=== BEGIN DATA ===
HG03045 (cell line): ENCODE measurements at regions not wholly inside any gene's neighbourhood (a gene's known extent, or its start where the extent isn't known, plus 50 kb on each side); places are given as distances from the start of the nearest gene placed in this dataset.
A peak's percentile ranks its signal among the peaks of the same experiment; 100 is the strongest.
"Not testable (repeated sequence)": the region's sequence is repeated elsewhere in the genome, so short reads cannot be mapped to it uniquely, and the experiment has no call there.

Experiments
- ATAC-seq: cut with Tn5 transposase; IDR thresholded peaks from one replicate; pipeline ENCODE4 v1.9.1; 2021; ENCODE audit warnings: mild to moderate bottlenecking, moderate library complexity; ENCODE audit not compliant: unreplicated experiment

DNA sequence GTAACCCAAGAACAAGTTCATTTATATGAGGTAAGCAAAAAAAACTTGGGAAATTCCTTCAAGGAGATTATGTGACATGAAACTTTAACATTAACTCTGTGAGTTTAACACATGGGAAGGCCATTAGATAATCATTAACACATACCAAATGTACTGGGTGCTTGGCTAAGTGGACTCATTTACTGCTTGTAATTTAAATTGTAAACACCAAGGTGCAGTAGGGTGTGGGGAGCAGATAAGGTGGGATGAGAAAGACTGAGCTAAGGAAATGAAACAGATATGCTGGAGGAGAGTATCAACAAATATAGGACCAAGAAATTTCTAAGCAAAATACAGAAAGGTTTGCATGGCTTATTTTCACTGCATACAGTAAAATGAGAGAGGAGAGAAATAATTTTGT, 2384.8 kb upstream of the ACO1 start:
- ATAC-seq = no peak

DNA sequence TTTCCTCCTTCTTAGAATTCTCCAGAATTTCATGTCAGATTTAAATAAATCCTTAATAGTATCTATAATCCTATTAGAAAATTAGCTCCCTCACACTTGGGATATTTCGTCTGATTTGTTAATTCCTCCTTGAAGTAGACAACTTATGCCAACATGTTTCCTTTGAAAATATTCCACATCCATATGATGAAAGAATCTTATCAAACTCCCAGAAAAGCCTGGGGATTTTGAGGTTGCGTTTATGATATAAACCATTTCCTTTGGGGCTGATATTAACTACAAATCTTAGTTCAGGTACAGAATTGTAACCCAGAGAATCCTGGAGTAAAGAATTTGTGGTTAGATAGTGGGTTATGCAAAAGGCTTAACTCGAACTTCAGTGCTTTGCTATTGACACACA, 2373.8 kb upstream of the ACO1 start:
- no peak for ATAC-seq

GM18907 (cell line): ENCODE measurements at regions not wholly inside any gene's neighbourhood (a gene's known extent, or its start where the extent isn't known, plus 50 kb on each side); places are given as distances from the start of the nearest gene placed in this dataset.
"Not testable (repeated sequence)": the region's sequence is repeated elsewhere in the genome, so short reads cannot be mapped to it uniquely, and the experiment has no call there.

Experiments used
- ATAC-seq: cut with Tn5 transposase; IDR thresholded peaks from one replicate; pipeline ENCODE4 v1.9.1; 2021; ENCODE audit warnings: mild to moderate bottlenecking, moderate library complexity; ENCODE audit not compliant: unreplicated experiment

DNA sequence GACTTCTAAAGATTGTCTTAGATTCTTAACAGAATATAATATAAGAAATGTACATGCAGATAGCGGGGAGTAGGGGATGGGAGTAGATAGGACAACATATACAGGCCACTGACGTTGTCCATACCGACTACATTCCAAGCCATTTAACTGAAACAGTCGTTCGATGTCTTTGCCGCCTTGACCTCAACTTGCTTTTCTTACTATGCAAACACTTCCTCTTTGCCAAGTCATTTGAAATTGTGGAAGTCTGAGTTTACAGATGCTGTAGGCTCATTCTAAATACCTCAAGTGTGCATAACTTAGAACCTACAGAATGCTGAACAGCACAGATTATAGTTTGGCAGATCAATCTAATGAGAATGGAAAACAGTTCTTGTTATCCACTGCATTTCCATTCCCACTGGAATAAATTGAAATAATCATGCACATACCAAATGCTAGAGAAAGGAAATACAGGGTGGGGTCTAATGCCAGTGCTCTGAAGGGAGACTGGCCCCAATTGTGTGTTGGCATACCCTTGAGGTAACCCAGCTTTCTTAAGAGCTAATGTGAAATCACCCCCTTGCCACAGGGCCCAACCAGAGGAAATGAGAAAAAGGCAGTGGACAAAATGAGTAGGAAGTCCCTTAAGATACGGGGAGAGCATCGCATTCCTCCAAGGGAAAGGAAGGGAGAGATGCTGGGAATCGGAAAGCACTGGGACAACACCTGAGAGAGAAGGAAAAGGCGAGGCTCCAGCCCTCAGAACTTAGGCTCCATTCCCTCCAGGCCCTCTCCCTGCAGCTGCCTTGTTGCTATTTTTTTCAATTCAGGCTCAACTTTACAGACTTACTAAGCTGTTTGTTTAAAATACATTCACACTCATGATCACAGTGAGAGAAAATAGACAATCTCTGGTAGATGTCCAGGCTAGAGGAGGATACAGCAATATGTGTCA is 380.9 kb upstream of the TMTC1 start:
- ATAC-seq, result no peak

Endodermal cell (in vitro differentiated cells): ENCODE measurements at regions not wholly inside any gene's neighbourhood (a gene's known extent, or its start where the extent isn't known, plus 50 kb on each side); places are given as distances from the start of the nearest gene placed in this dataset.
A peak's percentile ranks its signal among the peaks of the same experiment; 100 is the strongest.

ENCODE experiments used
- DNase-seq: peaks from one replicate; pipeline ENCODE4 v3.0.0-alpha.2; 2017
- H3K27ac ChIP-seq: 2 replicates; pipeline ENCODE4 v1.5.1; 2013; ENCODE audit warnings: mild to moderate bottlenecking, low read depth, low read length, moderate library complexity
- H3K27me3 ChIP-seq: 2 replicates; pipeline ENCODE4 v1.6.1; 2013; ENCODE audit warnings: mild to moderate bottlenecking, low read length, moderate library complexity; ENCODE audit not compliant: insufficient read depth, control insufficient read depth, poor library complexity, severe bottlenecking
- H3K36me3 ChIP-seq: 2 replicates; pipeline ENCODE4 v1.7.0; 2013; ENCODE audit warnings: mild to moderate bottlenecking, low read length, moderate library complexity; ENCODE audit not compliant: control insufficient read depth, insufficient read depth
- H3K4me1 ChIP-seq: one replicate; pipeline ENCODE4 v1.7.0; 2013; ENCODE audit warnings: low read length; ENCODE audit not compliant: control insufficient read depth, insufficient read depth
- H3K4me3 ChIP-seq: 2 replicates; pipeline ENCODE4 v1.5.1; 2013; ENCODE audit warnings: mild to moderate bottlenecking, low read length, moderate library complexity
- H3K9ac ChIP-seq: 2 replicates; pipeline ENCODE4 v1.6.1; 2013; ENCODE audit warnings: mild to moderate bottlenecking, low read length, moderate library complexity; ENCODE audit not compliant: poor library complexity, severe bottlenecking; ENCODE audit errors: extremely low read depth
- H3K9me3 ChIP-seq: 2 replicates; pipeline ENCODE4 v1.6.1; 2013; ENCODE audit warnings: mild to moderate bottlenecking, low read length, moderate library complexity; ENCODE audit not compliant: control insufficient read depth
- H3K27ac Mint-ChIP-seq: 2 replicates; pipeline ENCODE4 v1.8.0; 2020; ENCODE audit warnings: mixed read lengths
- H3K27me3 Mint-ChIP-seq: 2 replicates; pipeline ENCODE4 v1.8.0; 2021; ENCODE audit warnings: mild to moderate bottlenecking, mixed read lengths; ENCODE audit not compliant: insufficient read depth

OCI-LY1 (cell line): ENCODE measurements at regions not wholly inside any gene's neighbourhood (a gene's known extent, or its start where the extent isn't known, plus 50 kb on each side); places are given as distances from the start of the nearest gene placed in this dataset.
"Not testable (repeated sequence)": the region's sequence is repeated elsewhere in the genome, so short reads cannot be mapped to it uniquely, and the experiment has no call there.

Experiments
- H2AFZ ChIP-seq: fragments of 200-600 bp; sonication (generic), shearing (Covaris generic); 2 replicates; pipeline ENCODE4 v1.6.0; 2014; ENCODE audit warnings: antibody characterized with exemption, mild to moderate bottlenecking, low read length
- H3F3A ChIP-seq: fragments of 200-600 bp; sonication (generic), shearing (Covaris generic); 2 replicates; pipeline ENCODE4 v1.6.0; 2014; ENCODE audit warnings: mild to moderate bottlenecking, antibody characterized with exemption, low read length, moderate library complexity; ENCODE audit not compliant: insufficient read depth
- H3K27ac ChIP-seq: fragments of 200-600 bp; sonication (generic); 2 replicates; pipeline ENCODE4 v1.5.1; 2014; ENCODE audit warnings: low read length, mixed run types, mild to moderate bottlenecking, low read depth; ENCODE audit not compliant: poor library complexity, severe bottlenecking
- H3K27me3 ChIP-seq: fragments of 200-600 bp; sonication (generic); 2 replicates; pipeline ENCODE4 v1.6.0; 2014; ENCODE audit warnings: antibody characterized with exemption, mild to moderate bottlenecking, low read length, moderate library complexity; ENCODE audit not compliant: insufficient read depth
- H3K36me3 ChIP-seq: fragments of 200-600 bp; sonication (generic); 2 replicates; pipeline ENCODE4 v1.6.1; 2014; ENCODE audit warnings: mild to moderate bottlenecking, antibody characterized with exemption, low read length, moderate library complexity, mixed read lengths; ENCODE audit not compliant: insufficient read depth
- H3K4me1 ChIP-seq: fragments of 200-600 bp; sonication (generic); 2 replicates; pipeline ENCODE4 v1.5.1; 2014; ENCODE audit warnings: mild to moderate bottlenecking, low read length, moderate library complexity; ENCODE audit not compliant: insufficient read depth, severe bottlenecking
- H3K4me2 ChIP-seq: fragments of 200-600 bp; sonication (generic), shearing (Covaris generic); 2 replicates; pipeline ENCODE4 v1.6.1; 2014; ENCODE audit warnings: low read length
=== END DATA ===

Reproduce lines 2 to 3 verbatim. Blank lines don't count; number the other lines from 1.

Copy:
A peak's percentile ranks its signal among the peaks of the same experiment; 100 is the strongest.
"Not testable (repeated sequence)": the region's sequence is repeated elsewhere in the genome, so short reads cannot be mapped to it uniquely, and the experiment has no call there.